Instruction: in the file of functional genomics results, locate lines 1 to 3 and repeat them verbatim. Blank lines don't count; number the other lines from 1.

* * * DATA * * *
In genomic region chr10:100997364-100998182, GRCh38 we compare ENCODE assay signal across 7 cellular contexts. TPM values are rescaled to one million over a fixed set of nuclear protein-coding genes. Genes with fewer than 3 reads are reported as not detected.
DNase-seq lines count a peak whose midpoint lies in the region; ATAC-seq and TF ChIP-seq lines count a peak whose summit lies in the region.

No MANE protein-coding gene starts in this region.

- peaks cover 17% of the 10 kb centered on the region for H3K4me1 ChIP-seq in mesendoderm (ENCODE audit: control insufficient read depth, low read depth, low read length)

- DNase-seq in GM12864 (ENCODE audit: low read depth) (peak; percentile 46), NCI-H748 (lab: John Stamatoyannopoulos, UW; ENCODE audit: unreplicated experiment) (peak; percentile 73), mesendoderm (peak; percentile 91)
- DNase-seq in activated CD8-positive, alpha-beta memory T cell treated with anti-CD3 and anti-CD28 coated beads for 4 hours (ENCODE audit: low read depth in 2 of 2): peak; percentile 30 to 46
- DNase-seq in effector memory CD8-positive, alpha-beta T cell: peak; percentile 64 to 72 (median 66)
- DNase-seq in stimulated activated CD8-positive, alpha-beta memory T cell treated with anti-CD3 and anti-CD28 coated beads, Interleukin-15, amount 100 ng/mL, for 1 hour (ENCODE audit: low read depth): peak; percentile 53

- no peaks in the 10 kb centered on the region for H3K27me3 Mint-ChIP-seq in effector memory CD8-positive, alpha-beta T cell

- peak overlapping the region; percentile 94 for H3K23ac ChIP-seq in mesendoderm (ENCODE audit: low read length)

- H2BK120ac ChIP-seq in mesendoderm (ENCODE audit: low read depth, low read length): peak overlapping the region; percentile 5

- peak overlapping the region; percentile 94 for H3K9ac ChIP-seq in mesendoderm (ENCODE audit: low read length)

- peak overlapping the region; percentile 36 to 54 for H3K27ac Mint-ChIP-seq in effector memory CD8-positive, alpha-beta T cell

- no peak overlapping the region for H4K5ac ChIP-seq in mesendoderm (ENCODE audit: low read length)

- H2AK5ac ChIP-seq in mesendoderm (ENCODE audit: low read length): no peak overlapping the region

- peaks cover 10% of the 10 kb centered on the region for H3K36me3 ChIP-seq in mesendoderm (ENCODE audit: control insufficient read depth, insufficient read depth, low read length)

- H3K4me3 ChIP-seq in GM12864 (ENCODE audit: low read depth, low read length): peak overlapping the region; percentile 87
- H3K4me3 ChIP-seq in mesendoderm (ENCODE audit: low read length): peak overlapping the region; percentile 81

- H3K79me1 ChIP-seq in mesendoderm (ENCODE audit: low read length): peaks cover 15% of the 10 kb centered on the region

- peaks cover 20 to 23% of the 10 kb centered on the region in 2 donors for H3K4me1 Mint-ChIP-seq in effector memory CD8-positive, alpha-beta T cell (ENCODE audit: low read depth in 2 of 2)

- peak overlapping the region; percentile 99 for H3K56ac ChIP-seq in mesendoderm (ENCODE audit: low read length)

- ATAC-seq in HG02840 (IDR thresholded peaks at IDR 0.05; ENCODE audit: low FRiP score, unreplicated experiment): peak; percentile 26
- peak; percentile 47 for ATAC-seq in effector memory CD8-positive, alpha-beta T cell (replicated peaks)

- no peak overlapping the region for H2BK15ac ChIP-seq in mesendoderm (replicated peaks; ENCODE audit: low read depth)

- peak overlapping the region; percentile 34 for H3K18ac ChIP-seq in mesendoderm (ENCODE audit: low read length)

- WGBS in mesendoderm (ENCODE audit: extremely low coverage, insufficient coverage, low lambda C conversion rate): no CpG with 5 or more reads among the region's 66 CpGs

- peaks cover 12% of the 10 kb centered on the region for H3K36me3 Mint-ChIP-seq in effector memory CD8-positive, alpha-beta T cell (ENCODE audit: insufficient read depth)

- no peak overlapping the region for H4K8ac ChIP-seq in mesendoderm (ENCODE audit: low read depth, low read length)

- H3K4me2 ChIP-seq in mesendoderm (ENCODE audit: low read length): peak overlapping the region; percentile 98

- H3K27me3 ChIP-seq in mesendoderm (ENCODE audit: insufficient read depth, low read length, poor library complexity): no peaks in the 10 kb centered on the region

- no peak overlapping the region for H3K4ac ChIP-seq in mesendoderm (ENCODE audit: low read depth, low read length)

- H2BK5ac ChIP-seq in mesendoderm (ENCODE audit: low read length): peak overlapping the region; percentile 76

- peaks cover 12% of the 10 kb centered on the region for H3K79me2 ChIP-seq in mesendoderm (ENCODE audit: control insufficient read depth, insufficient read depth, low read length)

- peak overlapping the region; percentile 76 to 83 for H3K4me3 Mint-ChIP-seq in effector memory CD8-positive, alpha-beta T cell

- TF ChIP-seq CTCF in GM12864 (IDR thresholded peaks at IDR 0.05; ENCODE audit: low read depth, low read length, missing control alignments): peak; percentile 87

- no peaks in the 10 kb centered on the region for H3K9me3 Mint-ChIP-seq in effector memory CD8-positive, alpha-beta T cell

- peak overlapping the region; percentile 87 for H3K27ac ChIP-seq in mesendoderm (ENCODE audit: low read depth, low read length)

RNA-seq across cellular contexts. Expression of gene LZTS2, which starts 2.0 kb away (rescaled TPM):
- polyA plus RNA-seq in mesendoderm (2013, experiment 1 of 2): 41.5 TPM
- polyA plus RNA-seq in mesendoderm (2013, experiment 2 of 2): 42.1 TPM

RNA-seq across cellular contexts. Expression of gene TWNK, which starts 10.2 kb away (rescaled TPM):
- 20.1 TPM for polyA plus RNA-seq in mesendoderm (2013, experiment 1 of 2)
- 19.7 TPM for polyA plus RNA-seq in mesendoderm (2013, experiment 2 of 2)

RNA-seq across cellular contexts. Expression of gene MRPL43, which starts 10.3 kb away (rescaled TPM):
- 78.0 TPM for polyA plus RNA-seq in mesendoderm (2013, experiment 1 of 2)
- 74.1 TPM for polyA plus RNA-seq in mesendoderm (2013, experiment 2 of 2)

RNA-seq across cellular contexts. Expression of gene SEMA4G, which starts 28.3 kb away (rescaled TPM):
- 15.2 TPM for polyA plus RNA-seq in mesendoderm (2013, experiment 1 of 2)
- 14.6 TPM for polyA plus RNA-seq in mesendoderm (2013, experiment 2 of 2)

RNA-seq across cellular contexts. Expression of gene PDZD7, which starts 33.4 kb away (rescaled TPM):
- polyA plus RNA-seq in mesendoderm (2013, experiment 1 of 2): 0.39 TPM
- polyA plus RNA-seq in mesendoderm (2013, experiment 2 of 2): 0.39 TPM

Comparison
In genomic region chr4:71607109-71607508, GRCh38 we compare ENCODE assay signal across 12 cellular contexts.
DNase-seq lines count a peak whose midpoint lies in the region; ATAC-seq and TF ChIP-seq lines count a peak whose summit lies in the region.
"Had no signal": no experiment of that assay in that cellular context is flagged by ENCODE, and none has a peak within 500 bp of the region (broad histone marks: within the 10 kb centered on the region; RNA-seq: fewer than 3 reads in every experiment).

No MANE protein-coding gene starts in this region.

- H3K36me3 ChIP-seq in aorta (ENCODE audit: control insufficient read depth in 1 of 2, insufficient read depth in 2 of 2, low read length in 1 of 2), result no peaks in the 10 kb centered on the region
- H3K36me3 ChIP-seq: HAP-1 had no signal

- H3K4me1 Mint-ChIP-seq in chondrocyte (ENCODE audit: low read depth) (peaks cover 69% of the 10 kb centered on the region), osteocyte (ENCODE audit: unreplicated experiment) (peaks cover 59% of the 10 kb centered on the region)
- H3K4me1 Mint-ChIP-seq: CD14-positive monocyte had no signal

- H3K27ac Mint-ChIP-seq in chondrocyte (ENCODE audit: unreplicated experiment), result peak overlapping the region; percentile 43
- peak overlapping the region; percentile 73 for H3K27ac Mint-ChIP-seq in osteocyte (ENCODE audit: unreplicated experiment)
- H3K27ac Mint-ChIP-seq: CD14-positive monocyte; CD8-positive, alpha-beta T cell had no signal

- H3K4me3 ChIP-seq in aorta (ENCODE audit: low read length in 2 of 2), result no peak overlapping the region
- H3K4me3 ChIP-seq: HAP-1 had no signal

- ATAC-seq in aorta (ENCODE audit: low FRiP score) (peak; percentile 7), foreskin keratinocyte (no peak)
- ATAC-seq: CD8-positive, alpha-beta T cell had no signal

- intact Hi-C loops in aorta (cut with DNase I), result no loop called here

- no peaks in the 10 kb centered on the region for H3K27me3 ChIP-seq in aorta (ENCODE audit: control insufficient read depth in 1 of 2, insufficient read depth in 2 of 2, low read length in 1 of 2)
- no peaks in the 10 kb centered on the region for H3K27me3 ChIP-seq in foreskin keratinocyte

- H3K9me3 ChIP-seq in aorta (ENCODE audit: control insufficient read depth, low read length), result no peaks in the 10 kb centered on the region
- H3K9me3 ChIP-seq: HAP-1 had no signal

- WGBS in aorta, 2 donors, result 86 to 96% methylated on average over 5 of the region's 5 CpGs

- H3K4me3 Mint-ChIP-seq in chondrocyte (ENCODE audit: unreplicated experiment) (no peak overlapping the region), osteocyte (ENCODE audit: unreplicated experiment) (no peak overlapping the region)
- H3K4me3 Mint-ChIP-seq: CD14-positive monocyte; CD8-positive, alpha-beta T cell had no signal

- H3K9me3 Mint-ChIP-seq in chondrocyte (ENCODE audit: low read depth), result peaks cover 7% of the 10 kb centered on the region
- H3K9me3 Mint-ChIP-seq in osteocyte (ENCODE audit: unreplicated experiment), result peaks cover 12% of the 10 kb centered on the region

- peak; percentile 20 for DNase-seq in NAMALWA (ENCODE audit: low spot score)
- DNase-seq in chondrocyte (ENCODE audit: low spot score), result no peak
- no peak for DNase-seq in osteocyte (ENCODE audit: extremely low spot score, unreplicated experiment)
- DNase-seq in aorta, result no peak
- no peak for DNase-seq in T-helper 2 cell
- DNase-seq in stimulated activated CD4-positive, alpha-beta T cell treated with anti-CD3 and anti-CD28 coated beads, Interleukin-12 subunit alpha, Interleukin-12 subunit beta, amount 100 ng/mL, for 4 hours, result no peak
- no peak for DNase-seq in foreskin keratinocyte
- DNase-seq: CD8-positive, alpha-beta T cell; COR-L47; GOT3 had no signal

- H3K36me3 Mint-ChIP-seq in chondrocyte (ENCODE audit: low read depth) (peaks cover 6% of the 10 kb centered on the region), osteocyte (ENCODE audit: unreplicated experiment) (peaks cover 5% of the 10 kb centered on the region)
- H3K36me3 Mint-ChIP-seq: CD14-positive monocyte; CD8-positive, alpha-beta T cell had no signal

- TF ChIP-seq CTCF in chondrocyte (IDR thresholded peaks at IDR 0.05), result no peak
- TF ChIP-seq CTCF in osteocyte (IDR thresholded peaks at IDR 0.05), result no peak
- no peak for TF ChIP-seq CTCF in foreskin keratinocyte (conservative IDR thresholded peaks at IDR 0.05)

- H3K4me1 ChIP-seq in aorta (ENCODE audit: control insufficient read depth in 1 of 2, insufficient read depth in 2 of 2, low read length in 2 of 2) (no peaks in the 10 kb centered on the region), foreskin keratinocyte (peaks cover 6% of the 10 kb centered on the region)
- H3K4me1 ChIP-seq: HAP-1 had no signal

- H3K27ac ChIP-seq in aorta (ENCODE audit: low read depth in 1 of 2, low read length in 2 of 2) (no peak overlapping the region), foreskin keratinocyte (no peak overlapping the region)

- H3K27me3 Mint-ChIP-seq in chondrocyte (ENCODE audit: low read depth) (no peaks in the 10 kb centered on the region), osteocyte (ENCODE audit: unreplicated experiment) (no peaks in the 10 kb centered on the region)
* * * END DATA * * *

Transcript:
In genomic region chr10:100997364-100998182, GRCh38 we compare ENCODE assay signal across 7 cellular contexts. TPM values are rescaled to one million over a fixed set of nuclear protein-coding genes. Genes with fewer than 3 reads are reported as not detected.
DNase-seq lines count a peak whose midpoint lies in the region; ATAC-seq and TF ChIP-seq lines count a peak whose summit lies in the region.

No MANE protein-coding gene starts in this region.